WASHINGTON (Reuters) - Eric Cantor, the often combative second-ranking Republican in the U.S. House of Representatives, sought on Tuesday to rebrand himself and his party, voicing hope that they can work with President Barack Obama for the sake of all Americans.
While not wavering from his conservative principles and desire to tame the record U.S. debt, Cantor expressed a new eagerness to help the needy in such areas as education, healthcare, immigration and moving up the economic ladder.
"Over the next two years, the House (Republican) majority will pursue an agenda based on a shared vision of creating the conditions for health, happiness and prosperity for more Americans and their families," Cantor said in a speech to the American Enterprise Institute, a Washington think tank.
Some Democrats mocked Cantor's bid to "rebrand" his party, with House Minority Whip Steny Hoyer noting that it was at least Cantor's fourth time to do so.
But Charles Schumer, the Senate's No. 3 Democrat, hailed the House Republican leader's tone and message.
"If House Republicans can adapt their agenda to match Leader Cantor's words, this Congress could surprise people with how productive it can be," Schumer said.
The House Republican leader did not endorse immigration reforms backed by Obama but voiced an openness on the matter.
Cantor said he favored providing "an opportunity for legal residence and citizenship for those who were brought to this country as children and who know no other home."
That appeared to represent a reversal for Cantor, who in 2010 voted against the Dream Act, which would have cleared the way for such young people to remain in the United States.
Cantor gave little ground on any of the other differences between House Republicans and Obama in his speech, which his office billed as a major policy address. But he offered a marked change in tone and a new willingness to get things done on a number of fronts important to voters.
Republicans were hammered in the 2012 election, which saw Obama win a second term and Democrats gain seats in the House and Senate. The Republican Party was labeled by some critics as "The Party of No," one that preferred gridlock to compromise.
A Washington Post-ABC News/Washington poll last month found that 67 percent of Americans say that Republicans are doing "too little" to work with Obama.
The survey gave Republicans in Congress an approval rating of 24 percent, compared to a 37 percent rating for Democrats. Obama's approval recently hit a four-year high of 60 percent.
To be sure, differences remain.
As Cantor spoke, Republicans and Obama exchanged barbs in their latest standoff over deficit reduction, one likely to lead to $85 billion in damaging across-the-board budget cuts in March.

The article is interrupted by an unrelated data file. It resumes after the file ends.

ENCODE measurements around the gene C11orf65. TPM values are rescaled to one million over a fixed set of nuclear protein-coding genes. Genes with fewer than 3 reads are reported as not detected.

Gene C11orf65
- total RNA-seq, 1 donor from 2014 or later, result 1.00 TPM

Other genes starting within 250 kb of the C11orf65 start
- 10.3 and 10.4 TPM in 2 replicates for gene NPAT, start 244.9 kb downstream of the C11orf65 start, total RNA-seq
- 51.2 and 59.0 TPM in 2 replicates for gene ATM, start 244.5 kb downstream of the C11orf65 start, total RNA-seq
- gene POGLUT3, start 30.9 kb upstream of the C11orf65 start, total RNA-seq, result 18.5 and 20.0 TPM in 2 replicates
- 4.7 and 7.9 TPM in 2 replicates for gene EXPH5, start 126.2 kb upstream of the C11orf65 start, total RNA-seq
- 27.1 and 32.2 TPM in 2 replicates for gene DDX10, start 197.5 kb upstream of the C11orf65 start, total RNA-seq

FOCUS ON 'WHAT LIES BEYOND'
Cantor made only passing reference to the bitter fights with Obama over "cliffs, debt ceilings and budgets" in which he has played such a visible role.
It is time, he said, to focus on "what lies beyond" them, including education, jobs, healthcare and innovation.
"It is my hope that I can stand before you in two years and report back that our side, as well as the president's, found within us the ability to set differences aside, to provide relief to so many millions of Americans who simply want their lives to work again," Cantor said.
Cantor, 49, from Virginia is widely seen as a possible successor to Ohio's John Boehner, 63, as House Speaker, the chamber's top job.
While the two insist that they have a close working relationship, at times they have offered competing visions. On Tuesday, however, Boehner said they were on the same page.
Speaking with reporters after a meeting with House Republicans, Boehner said, "As I told the members, Eric's giving a very important speech."
"If we're going to connect with the American people, it's important that they see, not only that we're serious about solving our debt problem, but we're serious about addressing issues like energy, like education, to show really the breadth of the effort that we're involved in," Boehner said.
During the past two years, the White House has tried to make Cantor the face of the unpopular Republican House, and has made it clear that Obama prefers working with Boehner.
In an apparent effort to present a softer personal image, Cantor punctuated his speech with references to a long lineup of people, including his wife and three children, his father, a Baltimore nurse and a police officer from his hometown of Richmond, Virginia.
He spoke of visiting an inner-city school this week and introduced a student from the school and his father to illustrate his interest in finding new solutions in education.
(Editing by Fred Barbash, Eric Walsh and Christopher Wilson)